Natural Experiments in the Social Sciences: A Design-Based Approach

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Cambridge University Press, 06.09.2012 - 358 Seiten
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This unique book is the first comprehensive guide to the discovery, analysis, and evaluation of natural experiments - an increasingly popular methodology in the social sciences. Thad Dunning provides an introduction to key issues in causal inference, including model specification, and emphasizes the importance of strong research design over complex statistical analysis. Surveying many examples of standard natural experiments, regression-discontinuity designs, and instrumental-variables designs, Dunning highlights both the strengths and potential weaknesses of these methods, aiding researchers in better harnessing the promise of natural experiments while avoiding the pitfalls. Dunning also demonstrates the contribution of qualitative methods to natural experiments and proposes new ways to integrate qualitative and quantitative techniques. Chapters complete with exercises, and appendices covering specialized topics such as cluster-randomized natural experiments, make this an ideal teaching tool as well as a valuable book for professional researchers.
 

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Inhalt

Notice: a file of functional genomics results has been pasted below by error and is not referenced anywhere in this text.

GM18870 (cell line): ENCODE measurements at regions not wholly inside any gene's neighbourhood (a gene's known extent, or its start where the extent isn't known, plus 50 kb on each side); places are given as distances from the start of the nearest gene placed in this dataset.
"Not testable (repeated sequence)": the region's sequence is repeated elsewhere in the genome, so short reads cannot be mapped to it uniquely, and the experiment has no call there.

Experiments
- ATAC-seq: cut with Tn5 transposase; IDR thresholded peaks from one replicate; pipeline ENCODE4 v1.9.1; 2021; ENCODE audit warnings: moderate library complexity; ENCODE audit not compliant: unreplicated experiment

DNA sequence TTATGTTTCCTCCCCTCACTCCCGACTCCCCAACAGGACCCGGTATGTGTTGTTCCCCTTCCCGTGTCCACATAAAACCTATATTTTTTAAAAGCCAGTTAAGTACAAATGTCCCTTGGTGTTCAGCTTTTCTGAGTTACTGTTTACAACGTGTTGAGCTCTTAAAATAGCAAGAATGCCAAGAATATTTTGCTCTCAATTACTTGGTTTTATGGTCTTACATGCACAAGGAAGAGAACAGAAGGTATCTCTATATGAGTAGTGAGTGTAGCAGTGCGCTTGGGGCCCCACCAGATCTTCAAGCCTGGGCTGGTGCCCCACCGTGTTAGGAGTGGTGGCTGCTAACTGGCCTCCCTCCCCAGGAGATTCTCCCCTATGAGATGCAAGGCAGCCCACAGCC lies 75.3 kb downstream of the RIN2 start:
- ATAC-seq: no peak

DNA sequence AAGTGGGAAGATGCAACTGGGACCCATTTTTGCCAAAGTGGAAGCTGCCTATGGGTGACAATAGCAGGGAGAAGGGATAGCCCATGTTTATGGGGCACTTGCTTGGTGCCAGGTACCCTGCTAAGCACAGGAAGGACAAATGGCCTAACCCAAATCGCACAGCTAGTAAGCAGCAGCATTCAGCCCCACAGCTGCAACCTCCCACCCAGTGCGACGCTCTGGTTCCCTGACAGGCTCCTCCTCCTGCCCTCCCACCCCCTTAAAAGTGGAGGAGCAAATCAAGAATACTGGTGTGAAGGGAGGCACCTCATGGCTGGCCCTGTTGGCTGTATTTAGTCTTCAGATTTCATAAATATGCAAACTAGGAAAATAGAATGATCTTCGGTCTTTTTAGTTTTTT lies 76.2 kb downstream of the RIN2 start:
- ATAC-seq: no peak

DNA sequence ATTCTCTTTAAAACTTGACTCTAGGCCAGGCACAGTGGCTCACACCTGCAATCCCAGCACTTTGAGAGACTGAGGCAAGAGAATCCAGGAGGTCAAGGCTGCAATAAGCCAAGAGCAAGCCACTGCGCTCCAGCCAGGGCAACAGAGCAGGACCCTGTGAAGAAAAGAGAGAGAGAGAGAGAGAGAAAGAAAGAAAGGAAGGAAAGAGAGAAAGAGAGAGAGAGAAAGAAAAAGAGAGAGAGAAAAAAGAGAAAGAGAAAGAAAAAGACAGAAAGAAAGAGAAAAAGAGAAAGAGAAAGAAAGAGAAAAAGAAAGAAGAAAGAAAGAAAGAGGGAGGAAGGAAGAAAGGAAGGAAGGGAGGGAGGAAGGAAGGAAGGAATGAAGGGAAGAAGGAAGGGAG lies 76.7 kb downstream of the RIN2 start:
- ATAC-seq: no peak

why natural experiments?
11
Part Discovering natural experiments
39
Regressiondiscontinuity designs 63
1
Instrumentalvariables designs 87
1
keys to quantitative analysis 105
Sampling processes and standard errors 165
The central role of qualitative evidence 208
How plausible is asif random? 235
How credible is the model? 256
1 Homogeneous partial effects with multiple treatments
Building strong designs through multimethod research 313
References 338
Index 353
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Über den Autor (2012)

Thad Dunning is Associate Professor of Political Science at Yale University and a research fellow at Yale's Institution for Social and Policy Studies and the Whitney and Betty MacMillan Center for International and Area Studies. He has written on a range of methodological topics, including impact evaluation, econometric corrections for selection effects and multi-method research in the social sciences, and his first book, Crude Democracy: Natural Resource Wealth and Political Regimes (Cambridge University Press, 2008), won the Best Book Award from the Comparative Democratization Section of the American Political Science Association.

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